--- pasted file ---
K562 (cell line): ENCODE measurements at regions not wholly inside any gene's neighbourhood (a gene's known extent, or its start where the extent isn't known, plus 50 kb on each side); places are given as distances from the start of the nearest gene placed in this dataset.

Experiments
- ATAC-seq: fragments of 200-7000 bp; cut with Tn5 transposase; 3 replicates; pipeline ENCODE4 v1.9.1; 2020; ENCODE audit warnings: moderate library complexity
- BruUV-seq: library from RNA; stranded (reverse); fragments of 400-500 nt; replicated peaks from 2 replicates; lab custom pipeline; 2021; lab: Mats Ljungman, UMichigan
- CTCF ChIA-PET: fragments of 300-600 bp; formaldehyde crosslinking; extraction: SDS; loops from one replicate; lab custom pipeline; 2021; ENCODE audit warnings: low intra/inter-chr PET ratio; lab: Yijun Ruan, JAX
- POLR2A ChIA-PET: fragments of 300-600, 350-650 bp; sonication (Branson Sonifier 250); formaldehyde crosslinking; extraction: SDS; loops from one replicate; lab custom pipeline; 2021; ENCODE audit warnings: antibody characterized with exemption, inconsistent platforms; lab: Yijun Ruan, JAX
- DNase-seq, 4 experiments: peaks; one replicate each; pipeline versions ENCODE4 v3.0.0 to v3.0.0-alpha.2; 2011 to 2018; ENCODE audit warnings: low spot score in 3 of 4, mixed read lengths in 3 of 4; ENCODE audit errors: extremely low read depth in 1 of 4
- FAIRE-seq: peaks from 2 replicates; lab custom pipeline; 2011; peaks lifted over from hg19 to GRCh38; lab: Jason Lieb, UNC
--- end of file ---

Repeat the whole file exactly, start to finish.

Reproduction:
K562 (cell line): ENCODE measurements at regions not wholly inside any gene's neighbourhood (a gene's known extent, or its start where the extent isn't known, plus 50 kb on each side); places are given as distances from the start of the nearest gene placed in this dataset.

Experiments
- ATAC-seq: fragments of 200-7000 bp; cut with Tn5 transposase; 3 replicates; pipeline ENCODE4 v1.9.1; 2020; ENCODE audit warnings: moderate library complexity
- BruUV-seq: library from RNA; stranded (reverse); fragments of 400-500 nt; replicated peaks from 2 replicates; lab custom pipeline; 2021; lab: Mats Ljungman, UMichigan
- CTCF ChIA-PET: fragments of 300-600 bp; formaldehyde crosslinking; extraction: SDS; loops from one replicate; lab custom pipeline; 2021; ENCODE audit warnings: low intra/inter-chr PET ratio; lab: Yijun Ruan, JAX
- POLR2A ChIA-PET: fragments of 300-600, 350-650 bp; sonication (Branson Sonifier 250); formaldehyde crosslinking; extraction: SDS; loops from one replicate; lab custom pipeline; 2021; ENCODE audit warnings: antibody characterized with exemption, inconsistent platforms; lab: Yijun Ruan, JAX
- DNase-seq, 4 experiments: peaks; one replicate each; pipeline versions ENCODE4 v3.0.0 to v3.0.0-alpha.2; 2011 to 2018; ENCODE audit warnings: low spot score in 3 of 4, mixed read lengths in 3 of 4; ENCODE audit errors: extremely low read depth in 1 of 4
- FAIRE-seq: peaks from 2 replicates; lab custom pipeline; 2011; peaks lifted over from hg19 to GRCh38; lab: Jason Lieb, UNC